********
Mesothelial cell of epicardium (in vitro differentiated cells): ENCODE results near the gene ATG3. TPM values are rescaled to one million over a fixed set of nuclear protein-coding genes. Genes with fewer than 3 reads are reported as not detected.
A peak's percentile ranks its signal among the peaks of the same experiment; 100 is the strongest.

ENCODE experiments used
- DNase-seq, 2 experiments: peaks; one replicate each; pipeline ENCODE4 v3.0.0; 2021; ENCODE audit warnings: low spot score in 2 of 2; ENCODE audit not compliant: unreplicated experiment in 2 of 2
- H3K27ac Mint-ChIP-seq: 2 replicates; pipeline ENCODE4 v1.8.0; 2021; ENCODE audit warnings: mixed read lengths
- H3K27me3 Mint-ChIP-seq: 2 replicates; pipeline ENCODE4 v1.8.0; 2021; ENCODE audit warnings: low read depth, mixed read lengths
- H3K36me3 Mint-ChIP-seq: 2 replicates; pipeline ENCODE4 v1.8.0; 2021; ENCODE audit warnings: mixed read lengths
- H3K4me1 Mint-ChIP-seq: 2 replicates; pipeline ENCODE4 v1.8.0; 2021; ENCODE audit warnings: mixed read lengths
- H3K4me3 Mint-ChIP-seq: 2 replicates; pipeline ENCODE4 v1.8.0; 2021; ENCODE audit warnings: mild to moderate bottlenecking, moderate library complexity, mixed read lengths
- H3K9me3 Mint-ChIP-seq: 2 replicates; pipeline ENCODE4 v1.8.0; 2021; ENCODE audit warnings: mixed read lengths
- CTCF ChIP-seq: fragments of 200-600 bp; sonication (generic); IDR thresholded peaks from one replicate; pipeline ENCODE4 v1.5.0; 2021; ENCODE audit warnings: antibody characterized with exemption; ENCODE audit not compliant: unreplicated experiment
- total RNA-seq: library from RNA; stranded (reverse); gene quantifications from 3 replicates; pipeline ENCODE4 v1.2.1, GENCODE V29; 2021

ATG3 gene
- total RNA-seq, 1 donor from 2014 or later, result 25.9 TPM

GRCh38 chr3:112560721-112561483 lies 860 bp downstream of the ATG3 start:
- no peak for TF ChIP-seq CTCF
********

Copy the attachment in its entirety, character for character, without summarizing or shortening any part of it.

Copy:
Mesothelial cell of epicardium (in vitro differentiated cells): ENCODE results near the gene ATG3. TPM values are rescaled to one million over a fixed set of nuclear protein-coding genes. Genes with fewer than 3 reads are reported as not detected.
A peak's percentile ranks its signal among the peaks of the same experiment; 100 is the strongest.

ENCODE experiments used
- DNase-seq, 2 experiments: peaks; one replicate each; pipeline ENCODE4 v3.0.0; 2021; ENCODE audit warnings: low spot score in 2 of 2; ENCODE audit not compliant: unreplicated experiment in 2 of 2
- H3K27ac Mint-ChIP-seq: 2 replicates; pipeline ENCODE4 v1.8.0; 2021; ENCODE audit warnings: mixed read lengths
- H3K27me3 Mint-ChIP-seq: 2 replicates; pipeline ENCODE4 v1.8.0; 2021; ENCODE audit warnings: low read depth, mixed read lengths
- H3K36me3 Mint-ChIP-seq: 2 replicates; pipeline ENCODE4 v1.8.0; 2021; ENCODE audit warnings: mixed read lengths
- H3K4me1 Mint-ChIP-seq: 2 replicates; pipeline ENCODE4 v1.8.0; 2021; ENCODE audit warnings: mixed read lengths
- H3K4me3 Mint-ChIP-seq: 2 replicates; pipeline ENCODE4 v1.8.0; 2021; ENCODE audit warnings: mild to moderate bottlenecking, moderate library complexity, mixed read lengths
- H3K9me3 Mint-ChIP-seq: 2 replicates; pipeline ENCODE4 v1.8.0; 2021; ENCODE audit warnings: mixed read lengths
- CTCF ChIP-seq: fragments of 200-600 bp; sonication (generic); IDR thresholded peaks from one replicate; pipeline ENCODE4 v1.5.0; 2021; ENCODE audit warnings: antibody characterized with exemption; ENCODE audit not compliant: unreplicated experiment
- total RNA-seq: library from RNA; stranded (reverse); gene quantifications from 3 replicates; pipeline ENCODE4 v1.2.1, GENCODE V29; 2021

ATG3 gene
- total RNA-seq, 1 donor from 2014 or later, result 25.9 TPM

GRCh38 chr3:112560721-112561483 lies 860 bp downstream of the ATG3 start:
- no peak for TF ChIP-seq CTCF